“I’m committed to developing a group that serves the community. … I wholeheartedly agree with using music to uplift, heal and nurture,” Halkey said. “I’m passionate about bringing music to others, and I believe the Veteran’s Concert is a great example of that endeavor. I’m encouraged weekly when I stand in front of the choir, and I know the audience will be as well.” 

Braidwood described the new director as someone who really believes in the work at hand. 

“Vince Halkey possesses a humbleness of spirit but a grandiosity of purpose,” Braidwood said. “His desire is to see the Madison Chorale into a new era of entertainment. His attention to detail — the right sound, the right group sound — is important to him for the sake of the chorale members. He wants us to sound our best, and he has a respect for the music and the composer. 

“Vince is anxious for the group to try new things and has thus proposed the memorization of music and the application of choreography to a few of the compositions, all in order to keep the audience engaged,” she said. “He’s very approachable, friendly, and concerned for the welfare of the group and its members.”

The Madison Chorale was established in 1973 as the Madison Heights Community Chorus under the auspices of the city of Madison Heights Parks and Recreation Department, but due to shifting budget priorities the relationship dissolved, and the chorale became an independent entity, Braidwood explained. The group secured rehearsal and performance space at Wilkinson Middle School, where it continues to meet once a week today, on Tuesdays from 7 to 8:30 p.m., during its seasons from September through December and January through May.

The current chorale is a mix of generations, ranging in age from 30 to 70. Among them are two of the original founding members. They come from many different local communities, including Royal Oak, Shelby Township, Clinton Township, Beverly Hills, Troy, Pleasant Ridge, Clawson, Sterling Heights, Hazel Park and, of course, Madison Heights. Currently, the group has 32 members. All are auditioned, and the group remains open to men and women of all ages.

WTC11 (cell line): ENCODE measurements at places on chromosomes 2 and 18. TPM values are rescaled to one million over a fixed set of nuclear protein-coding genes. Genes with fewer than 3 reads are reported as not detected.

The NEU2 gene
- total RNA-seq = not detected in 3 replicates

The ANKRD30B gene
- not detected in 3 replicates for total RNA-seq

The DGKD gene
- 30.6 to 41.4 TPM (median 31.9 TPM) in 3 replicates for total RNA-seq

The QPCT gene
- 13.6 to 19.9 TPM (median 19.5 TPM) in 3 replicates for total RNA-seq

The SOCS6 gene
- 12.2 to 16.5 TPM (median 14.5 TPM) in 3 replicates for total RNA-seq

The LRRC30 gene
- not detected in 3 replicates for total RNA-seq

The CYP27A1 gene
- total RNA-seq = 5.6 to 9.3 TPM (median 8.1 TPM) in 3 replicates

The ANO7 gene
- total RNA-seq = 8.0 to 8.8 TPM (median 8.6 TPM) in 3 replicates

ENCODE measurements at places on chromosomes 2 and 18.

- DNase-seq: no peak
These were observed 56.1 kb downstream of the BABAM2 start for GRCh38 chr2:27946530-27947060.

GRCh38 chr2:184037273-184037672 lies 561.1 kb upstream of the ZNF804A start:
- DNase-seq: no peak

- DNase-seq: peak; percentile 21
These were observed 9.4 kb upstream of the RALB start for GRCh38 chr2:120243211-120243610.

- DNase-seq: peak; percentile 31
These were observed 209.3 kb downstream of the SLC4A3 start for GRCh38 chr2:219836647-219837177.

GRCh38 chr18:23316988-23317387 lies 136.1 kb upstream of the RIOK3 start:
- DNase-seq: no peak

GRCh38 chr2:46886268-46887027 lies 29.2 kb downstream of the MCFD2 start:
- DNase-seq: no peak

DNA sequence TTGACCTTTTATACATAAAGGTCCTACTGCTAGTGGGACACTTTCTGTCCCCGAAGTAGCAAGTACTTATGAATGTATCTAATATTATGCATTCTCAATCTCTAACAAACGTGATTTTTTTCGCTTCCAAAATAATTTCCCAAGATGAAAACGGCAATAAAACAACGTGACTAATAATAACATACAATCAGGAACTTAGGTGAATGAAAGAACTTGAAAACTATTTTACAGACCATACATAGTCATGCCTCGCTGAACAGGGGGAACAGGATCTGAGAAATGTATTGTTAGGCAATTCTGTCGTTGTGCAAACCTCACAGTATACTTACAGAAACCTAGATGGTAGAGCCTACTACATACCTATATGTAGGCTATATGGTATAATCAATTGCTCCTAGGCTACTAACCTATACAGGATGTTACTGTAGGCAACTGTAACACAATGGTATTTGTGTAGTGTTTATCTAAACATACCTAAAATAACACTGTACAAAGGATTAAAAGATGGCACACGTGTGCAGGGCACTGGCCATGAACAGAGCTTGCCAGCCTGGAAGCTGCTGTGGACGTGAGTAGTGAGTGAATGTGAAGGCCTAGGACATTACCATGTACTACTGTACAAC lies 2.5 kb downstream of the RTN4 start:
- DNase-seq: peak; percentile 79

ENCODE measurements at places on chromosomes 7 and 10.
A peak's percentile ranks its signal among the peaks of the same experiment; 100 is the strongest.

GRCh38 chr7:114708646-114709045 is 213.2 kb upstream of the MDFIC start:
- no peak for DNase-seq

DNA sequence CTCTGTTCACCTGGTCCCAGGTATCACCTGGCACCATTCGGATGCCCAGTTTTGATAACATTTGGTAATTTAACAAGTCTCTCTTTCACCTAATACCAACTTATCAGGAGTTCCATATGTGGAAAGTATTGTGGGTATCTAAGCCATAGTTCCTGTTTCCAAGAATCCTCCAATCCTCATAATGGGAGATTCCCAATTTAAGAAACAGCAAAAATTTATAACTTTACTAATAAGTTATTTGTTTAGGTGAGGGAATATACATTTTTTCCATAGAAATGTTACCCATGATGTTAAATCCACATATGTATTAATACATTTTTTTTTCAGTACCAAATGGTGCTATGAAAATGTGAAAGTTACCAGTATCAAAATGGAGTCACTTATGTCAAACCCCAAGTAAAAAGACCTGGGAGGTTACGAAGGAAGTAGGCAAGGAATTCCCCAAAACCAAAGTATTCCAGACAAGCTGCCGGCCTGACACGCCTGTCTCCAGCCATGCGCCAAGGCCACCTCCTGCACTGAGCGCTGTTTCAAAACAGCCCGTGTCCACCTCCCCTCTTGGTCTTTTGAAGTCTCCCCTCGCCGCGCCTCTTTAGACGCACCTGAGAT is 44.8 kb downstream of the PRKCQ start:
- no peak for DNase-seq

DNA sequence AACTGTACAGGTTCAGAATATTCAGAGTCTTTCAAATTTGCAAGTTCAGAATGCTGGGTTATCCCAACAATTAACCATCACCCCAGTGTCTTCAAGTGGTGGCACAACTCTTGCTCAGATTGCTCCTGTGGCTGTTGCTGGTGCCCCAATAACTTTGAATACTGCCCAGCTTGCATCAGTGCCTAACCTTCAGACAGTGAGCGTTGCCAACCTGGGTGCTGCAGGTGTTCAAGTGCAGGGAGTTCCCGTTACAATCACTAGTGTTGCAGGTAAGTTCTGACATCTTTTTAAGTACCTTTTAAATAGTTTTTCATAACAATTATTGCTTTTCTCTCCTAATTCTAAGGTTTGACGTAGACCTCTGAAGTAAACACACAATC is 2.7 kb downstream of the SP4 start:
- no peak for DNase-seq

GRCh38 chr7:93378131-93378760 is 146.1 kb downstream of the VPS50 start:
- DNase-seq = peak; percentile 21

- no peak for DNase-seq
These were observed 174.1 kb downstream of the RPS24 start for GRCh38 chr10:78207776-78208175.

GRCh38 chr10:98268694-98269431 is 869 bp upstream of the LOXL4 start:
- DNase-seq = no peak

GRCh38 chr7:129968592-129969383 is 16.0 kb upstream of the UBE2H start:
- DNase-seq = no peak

Auditions normally occur at the end of the first rehearsal; a private audition includes a review of musical scales and a performance of the applicant’s song of choice, or a piece chosen by the director. 

The group funds its community concerts through member dues, ticket sales, program advertisements and donations. Recently, it was awarded the Philip and Elizabeth Filmer Memorial Charitable Trust, a grant that will allow the group to purchase a portable keyboard and new sound systems for its concerts. 

For the Veterans Day performance, the group will perform musical works associated with each branch of the military, with each piece introduced by Dennis Menlen, a chorale member who is a former United States Marine. For the holiday concerts, there will be a mix of traditional songs and contemporary works, ranging from “Carol of the Bells” to John Purifoy’s “Flowers in Winter.” There will also be a choreographed performance of “Christmas Cookies,” among other songs. 

“The choir wants to convey the emotions of the music in every piece,” Halkey said. “We express joy, melancholy, sadness, cheer, excitement and intensity in every performance. Most of all, we want the audience to feel the love. The love of music, the love conveyed in the lyrics, the love we have for others — including those in the audience — and the love for our community.”

For more on the Madison Chorale, call (248) 399-5953 or visit